http://www.kitchenknifeforums.com/attachment.php?attachmentid=10428&stc=1&thumb=1&d=1349365865

daveb
10-07-2012, 09:24 PM
After and Before. After better.

Cipcich
10-07-2012, 09:40 PM
Carter's pakka-wood specials are an especially tempting target for re-handling; not only are they relatively inexpensive, but the improvement can be pretty dramatic.
Also dramatic can be the degree of difficulty for your average cub scout looking for a merit badge. I just finished re-handling a Carter Funyaki I'd bought on sale for the just that purpose, and it now actually looks pretty nice, with a spalted maple handle, and brass Corby's (except for the one I ground too far . .). And, I know a lot more about chiseling, and the need for accuracy, than I used to, or really wanted to. I should have stuck with full-tang blades for awhile.

Taz575
10-08-2012, 01:08 AM
I've been using pins for years, along with either Devcon 2 ton or more recently, JB Kwik Weld. The only time I had a handle come off was many years ago when Devcon shipped 5 minute epoxy in the 2 ton packaging. I used JB Kwik Weld and it's been on even since. If I remove a handle that has been epoxied, I have to usually chisel the handle off. Surface prep is important; rough up both surfaces well and make sure to clean the dust off and degrease the handle with a cleaner that doesn't leave a residue. Testing was done a few years back and they used a cleaner, but it left a residue and messed with some of the results. With the Kwik Weld, you need to move fast to get it done in time and clean the front edge, but it can be done. The Devcon 2 ton should work well and gives you more time to clean it up and stuff.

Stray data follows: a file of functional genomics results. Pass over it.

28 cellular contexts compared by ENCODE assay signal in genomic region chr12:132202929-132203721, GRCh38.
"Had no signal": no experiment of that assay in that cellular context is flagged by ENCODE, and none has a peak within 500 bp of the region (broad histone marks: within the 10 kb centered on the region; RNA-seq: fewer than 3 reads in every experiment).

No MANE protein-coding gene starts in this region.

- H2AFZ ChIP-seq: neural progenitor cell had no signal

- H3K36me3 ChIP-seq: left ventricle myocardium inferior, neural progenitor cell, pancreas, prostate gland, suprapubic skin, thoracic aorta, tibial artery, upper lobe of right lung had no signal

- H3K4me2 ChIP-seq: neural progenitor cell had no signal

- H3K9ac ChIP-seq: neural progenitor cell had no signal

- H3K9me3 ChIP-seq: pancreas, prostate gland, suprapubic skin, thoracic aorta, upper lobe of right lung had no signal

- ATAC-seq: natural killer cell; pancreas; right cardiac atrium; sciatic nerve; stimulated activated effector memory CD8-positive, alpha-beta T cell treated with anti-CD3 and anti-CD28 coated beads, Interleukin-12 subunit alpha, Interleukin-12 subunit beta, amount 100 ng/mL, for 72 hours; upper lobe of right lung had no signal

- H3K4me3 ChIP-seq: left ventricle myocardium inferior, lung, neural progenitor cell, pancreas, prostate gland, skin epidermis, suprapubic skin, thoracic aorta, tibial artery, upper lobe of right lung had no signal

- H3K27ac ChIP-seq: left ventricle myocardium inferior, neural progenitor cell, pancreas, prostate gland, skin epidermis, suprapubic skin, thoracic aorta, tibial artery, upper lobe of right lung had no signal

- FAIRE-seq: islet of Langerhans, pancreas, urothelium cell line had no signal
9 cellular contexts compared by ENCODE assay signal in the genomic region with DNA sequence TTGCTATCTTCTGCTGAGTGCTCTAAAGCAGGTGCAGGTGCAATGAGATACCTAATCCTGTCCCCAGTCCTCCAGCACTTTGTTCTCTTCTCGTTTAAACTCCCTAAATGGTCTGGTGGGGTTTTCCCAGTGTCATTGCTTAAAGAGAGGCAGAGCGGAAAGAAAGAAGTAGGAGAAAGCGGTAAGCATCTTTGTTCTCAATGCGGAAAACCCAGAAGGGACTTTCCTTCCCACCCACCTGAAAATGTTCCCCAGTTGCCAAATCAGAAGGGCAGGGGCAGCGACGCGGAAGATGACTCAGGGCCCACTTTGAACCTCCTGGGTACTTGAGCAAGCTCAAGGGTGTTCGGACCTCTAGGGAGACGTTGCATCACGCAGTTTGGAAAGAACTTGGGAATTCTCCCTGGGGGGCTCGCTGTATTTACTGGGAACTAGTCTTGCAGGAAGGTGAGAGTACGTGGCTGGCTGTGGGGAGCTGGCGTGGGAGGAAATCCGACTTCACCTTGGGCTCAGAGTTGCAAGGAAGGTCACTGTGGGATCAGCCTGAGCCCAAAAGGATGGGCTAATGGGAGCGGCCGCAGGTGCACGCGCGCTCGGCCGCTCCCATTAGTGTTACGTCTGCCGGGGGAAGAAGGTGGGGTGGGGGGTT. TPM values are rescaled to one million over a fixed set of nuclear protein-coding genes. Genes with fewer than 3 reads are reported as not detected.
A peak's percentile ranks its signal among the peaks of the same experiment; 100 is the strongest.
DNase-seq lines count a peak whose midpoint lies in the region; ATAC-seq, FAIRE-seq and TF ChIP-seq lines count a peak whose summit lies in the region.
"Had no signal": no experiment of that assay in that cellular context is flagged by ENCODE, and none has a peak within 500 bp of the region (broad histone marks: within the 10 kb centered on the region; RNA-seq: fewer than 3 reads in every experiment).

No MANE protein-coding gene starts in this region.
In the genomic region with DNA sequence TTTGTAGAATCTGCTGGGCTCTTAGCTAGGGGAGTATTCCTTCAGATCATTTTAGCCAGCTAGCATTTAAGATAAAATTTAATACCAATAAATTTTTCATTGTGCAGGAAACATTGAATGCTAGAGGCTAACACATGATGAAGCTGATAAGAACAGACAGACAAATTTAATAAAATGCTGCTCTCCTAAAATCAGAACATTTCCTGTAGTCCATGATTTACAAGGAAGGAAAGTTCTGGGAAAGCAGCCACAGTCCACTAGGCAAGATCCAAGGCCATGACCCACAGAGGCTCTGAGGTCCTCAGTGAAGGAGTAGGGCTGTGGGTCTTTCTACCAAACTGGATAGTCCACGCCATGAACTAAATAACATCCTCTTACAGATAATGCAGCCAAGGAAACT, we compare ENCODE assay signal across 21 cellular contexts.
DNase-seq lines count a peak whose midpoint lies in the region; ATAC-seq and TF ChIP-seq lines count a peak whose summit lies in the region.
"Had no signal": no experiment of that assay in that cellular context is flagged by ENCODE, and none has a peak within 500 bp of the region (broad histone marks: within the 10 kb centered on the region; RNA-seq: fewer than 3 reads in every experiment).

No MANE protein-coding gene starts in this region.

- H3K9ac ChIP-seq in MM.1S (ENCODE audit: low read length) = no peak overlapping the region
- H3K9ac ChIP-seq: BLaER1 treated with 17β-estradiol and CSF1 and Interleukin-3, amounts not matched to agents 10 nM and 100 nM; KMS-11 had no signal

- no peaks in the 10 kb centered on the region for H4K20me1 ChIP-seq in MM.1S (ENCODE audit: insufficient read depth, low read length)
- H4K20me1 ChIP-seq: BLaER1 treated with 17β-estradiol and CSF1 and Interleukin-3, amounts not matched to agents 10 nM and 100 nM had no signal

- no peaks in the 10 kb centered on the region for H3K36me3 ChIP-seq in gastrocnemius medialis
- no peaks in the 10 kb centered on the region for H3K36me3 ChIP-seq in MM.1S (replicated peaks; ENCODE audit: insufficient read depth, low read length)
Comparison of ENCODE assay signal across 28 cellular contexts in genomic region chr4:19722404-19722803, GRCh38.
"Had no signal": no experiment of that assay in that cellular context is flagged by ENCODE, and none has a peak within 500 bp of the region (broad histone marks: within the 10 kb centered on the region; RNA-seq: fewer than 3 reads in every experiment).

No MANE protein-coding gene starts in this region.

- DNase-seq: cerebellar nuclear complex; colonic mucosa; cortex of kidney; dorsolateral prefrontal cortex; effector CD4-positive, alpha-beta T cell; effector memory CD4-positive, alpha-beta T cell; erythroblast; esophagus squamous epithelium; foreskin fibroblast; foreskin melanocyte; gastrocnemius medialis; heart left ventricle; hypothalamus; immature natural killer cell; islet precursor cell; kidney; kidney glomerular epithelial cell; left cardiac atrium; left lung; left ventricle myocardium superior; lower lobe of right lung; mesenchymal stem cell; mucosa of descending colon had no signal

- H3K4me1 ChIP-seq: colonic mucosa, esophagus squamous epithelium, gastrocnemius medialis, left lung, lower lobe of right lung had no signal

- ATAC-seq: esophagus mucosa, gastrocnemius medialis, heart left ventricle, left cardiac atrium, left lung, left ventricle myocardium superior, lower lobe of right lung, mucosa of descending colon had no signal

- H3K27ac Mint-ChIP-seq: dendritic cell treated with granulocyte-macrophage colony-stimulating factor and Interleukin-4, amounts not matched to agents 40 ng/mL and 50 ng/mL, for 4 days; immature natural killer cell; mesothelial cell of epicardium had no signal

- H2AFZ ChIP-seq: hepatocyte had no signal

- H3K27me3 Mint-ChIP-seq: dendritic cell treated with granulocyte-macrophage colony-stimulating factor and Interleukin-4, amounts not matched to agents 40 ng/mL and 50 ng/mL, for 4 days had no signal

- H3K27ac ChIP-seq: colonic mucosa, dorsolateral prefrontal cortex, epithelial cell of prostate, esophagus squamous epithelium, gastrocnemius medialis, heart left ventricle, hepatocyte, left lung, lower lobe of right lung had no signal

Like Dave said, you need to finish the front part of the handle because you won't be able to get in there easily once it's on the tang. Depending on your resources, making it into a spacer Wa handle may be the best way to go with limited tools. Or grind it down into a stick tang for a Wa style knife.

I have pretty much a step by step tutorial somewhere online, but I don't know if I'm allowed to post it since I'm not a Hobbyist member any longer; all of my posts in that forum got deleted.

RoanRoks29
10-08-2012, 09:10 PM
THis is a lot of great info Thank you for sharing with me! I am in process of gathering my mise and the first thing on my list is planning and this bountiful information is very helpful for that! So thank you again!